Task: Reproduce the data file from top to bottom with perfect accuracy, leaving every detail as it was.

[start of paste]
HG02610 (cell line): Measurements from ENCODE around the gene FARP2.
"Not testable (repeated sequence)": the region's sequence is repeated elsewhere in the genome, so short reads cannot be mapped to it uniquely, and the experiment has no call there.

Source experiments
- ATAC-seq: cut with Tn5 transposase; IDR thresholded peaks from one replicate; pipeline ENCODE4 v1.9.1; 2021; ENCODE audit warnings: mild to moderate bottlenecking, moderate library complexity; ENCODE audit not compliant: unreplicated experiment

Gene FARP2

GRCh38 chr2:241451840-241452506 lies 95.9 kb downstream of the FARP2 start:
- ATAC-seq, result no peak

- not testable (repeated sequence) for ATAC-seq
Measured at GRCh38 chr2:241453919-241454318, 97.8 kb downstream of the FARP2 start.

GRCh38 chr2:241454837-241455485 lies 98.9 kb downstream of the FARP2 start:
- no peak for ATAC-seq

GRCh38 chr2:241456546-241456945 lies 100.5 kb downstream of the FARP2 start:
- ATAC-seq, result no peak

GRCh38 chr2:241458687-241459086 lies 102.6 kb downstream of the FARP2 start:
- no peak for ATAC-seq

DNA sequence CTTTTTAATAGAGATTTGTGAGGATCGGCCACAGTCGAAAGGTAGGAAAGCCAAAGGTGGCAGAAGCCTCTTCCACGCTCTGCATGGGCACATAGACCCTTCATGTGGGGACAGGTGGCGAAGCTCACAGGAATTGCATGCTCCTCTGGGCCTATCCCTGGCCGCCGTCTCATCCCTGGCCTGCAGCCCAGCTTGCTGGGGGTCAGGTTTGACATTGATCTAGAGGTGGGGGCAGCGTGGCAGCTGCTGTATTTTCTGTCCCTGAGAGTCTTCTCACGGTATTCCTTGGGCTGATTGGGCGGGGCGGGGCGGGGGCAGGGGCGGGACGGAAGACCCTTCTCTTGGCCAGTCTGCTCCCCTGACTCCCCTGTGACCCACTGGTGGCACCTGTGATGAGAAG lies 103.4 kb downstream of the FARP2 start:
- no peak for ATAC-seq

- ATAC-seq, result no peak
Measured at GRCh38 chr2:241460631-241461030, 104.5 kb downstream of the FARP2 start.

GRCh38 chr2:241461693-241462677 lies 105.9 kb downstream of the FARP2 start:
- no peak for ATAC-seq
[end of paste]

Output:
HG02610 (cell line): Measurements from ENCODE around the gene FARP2.
"Not testable (repeated sequence)": the region's sequence is repeated elsewhere in the genome, so short reads cannot be mapped to it uniquely, and the experiment has no call there.

Source experiments
- ATAC-seq: cut with Tn5 transposase; IDR thresholded peaks from one replicate; pipeline ENCODE4 v1.9.1; 2021; ENCODE audit warnings: mild to moderate bottlenecking, moderate library complexity; ENCODE audit not compliant: unreplicated experiment

Gene FARP2

GRCh38 chr2:241451840-241452506 lies 95.9 kb downstream of the FARP2 start:
- ATAC-seq, result no peak

- not testable (repeated sequence) for ATAC-seq
Measured at GRCh38 chr2:241453919-241454318, 97.8 kb downstream of the FARP2 start.

GRCh38 chr2:241454837-241455485 lies 98.9 kb downstream of the FARP2 start:
- no peak for ATAC-seq

GRCh38 chr2:241456546-241456945 lies 100.5 kb downstream of the FARP2 start:
- ATAC-seq, result no peak

GRCh38 chr2:241458687-241459086 lies 102.6 kb downstream of the FARP2 start:
- no peak for ATAC-seq

DNA sequence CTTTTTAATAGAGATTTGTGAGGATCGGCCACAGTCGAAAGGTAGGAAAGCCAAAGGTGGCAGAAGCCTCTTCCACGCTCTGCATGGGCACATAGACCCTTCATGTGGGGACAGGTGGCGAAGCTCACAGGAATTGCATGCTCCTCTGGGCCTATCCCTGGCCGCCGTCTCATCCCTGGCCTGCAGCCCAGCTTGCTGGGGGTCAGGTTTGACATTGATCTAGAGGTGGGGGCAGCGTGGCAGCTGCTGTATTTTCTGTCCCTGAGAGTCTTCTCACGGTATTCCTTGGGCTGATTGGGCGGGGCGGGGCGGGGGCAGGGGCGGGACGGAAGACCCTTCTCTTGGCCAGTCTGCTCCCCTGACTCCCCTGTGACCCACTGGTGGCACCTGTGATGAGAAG lies 103.4 kb downstream of the FARP2 start:
- no peak for ATAC-seq

- ATAC-seq, result no peak
Measured at GRCh38 chr2:241460631-241461030, 104.5 kb downstream of the FARP2 start.

GRCh38 chr2:241461693-241462677 lies 105.9 kb downstream of the FARP2 start:
- no peak for ATAC-seq